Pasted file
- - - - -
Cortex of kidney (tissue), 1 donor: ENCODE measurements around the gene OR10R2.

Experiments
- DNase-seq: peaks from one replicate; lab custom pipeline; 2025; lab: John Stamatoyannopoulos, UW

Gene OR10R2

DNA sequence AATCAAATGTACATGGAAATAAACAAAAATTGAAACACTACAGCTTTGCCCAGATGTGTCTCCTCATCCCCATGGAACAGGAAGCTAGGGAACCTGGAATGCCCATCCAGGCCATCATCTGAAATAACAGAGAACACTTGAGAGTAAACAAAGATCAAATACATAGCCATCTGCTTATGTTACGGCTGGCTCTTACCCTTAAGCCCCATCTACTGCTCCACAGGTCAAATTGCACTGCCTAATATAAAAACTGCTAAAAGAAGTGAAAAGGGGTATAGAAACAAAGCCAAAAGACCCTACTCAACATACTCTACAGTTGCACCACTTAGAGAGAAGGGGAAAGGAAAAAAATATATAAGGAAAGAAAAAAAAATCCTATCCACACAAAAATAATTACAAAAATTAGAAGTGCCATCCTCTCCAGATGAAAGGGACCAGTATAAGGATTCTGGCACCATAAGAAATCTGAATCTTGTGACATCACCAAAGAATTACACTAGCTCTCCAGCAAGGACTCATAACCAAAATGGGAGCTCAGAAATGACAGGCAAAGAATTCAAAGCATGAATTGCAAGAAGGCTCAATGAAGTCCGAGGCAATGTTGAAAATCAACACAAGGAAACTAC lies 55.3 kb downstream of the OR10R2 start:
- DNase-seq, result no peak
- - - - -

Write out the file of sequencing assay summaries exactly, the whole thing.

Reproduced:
Cortex of kidney (tissue), 1 donor: ENCODE measurements around the gene OR10R2.

Experiments
- DNase-seq: peaks from one replicate; lab custom pipeline; 2025; lab: John Stamatoyannopoulos, UW

Gene OR10R2

DNA sequence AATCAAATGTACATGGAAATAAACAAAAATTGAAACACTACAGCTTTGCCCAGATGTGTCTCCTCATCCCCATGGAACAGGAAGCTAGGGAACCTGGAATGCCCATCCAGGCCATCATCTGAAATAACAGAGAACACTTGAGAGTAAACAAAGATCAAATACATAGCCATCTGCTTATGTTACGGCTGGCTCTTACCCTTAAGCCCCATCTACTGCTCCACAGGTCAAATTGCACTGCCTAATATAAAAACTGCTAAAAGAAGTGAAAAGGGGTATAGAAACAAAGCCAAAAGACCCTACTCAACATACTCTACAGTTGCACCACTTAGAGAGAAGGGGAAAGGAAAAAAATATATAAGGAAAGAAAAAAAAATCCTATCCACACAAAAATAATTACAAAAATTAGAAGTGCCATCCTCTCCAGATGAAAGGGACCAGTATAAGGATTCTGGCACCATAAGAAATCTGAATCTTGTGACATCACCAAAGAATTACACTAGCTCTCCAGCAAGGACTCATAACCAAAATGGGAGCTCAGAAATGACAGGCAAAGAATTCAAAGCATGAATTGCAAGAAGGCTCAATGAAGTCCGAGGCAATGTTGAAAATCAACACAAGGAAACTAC lies 55.3 kb downstream of the OR10R2 start:
- DNase-seq, result no peak